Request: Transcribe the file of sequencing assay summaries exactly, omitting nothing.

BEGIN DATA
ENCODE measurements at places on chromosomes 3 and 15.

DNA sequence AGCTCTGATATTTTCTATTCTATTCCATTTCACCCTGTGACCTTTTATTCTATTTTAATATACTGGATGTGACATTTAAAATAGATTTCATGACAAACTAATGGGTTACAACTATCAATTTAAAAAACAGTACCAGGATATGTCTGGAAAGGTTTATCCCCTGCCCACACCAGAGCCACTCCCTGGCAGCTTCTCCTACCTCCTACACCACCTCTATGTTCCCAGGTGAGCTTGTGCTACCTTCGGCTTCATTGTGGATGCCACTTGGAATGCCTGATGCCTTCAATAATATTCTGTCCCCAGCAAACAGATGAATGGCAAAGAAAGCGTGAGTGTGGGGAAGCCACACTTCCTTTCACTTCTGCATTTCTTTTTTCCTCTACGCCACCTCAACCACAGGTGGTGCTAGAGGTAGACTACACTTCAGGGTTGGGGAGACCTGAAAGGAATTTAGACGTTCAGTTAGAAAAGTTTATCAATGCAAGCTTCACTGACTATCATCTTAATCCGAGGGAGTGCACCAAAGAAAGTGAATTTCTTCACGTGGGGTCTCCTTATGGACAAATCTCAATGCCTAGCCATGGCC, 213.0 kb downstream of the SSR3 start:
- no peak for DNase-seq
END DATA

ENCODE measurements at places on chromosomes 3 and 15.

DNA sequence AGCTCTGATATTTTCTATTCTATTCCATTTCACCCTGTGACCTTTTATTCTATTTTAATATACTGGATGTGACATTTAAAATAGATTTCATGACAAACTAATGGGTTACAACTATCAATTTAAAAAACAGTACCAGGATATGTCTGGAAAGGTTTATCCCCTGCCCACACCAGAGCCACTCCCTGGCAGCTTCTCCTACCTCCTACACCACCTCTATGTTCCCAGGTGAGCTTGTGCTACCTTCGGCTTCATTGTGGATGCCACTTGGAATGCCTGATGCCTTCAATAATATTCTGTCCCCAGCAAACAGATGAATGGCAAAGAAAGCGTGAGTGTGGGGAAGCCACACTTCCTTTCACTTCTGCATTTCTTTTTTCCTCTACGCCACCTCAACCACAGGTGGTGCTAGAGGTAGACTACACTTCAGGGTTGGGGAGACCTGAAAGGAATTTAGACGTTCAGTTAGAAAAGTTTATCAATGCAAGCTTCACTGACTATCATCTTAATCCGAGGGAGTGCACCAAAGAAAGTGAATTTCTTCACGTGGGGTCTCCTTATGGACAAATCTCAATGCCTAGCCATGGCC, 213.0 kb downstream of the SSR3 start:
- no peak for DNase-seq